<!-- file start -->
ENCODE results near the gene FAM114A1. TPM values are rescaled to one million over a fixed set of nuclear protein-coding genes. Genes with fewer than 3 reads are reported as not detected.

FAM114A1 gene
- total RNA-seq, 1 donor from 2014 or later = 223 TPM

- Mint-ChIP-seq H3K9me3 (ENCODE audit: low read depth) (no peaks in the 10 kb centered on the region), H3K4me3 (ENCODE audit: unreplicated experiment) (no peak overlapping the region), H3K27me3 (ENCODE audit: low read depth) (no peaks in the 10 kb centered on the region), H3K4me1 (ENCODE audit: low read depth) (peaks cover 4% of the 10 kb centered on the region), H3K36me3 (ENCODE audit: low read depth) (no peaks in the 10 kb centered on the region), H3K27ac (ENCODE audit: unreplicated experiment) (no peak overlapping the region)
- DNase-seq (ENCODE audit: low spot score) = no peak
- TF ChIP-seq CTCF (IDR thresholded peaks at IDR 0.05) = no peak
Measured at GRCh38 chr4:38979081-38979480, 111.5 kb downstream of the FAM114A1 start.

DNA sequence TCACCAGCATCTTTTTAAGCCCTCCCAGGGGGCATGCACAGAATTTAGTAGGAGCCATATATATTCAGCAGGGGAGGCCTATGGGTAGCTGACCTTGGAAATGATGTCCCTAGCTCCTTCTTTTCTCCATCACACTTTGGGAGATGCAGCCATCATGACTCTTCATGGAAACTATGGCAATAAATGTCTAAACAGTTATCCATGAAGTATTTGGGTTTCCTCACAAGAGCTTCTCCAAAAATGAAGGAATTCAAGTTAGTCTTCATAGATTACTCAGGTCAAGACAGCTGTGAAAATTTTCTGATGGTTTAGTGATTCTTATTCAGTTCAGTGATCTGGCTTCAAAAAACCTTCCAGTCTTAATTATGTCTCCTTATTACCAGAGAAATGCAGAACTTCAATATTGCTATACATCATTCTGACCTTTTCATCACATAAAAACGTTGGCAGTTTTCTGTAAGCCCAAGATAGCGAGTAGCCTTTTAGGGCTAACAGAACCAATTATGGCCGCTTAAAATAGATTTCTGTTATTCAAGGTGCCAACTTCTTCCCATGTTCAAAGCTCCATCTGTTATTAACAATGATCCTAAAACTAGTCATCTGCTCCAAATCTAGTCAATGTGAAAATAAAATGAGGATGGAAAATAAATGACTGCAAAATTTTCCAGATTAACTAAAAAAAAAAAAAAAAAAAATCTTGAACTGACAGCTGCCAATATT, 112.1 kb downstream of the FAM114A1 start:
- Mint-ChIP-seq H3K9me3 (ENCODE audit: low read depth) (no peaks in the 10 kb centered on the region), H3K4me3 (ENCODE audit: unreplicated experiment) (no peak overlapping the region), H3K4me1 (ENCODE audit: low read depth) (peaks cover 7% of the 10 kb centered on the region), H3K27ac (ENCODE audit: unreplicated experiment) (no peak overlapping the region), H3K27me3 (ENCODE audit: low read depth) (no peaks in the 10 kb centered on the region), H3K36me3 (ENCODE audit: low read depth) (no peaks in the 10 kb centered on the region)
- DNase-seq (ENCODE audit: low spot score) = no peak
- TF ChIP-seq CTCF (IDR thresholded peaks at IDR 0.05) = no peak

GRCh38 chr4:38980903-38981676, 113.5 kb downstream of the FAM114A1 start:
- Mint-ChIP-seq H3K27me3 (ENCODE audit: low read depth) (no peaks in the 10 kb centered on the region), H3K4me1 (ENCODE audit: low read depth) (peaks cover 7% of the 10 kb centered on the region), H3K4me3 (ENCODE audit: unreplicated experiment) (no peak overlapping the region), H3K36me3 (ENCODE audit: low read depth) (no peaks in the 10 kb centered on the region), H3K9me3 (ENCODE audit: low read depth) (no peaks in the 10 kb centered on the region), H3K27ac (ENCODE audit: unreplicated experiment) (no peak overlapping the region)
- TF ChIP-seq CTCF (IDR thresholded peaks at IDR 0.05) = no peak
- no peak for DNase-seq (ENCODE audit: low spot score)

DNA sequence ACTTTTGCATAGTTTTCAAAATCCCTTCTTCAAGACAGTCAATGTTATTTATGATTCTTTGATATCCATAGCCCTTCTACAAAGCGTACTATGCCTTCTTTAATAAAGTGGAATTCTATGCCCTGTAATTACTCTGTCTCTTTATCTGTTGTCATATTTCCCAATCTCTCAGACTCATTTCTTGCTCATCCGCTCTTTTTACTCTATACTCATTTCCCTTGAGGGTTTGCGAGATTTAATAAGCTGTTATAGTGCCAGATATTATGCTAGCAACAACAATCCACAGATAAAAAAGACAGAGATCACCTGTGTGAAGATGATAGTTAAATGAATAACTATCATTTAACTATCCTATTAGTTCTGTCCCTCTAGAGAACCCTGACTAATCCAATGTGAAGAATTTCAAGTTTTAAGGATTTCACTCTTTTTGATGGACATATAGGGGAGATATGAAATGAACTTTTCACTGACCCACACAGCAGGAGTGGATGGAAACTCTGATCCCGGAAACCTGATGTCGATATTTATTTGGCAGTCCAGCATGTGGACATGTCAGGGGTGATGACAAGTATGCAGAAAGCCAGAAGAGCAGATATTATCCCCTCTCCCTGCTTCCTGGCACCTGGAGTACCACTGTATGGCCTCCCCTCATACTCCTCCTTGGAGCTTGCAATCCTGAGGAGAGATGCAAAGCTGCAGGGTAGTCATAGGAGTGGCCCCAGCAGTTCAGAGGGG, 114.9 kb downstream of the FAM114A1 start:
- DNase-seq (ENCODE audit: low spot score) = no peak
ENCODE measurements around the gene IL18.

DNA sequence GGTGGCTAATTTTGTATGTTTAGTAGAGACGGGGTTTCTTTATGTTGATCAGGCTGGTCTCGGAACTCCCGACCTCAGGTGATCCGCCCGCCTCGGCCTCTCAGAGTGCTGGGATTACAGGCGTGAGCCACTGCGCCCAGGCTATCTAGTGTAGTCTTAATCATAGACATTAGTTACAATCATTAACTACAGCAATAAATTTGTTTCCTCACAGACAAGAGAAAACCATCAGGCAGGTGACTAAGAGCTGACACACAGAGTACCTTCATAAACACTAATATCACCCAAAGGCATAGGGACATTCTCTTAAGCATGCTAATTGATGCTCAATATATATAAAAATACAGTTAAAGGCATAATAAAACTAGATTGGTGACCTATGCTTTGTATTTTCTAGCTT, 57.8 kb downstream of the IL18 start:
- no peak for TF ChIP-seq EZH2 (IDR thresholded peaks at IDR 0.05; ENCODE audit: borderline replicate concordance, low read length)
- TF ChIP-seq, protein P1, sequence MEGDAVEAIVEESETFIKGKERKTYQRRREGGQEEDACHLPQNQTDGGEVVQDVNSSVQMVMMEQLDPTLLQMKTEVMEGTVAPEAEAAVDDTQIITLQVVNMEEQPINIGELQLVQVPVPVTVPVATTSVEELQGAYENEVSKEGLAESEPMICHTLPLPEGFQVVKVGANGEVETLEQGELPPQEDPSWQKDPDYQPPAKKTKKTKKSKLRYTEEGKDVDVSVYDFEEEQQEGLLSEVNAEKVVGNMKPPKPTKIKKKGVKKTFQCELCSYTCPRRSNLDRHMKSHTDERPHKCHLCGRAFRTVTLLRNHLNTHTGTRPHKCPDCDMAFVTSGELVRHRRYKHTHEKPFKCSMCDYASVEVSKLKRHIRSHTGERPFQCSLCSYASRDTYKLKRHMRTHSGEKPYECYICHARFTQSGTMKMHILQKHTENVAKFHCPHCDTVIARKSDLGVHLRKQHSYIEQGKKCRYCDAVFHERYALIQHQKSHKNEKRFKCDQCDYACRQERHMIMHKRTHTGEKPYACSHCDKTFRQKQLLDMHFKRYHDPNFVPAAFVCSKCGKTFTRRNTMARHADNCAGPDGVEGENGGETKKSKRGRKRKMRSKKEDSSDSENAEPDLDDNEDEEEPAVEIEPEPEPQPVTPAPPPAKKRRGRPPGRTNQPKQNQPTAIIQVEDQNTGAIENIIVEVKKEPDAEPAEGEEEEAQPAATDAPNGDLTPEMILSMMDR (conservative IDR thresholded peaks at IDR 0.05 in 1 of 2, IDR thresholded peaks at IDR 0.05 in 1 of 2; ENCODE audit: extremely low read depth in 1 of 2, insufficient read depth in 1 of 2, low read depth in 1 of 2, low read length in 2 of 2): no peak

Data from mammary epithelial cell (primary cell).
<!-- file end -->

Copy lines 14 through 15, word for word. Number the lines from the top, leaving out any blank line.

- TF ChIP-seq CTCF (IDR thresholded peaks at IDR 0.05) = no peak
- no peak for DNase-seq (ENCODE audit: low spot score)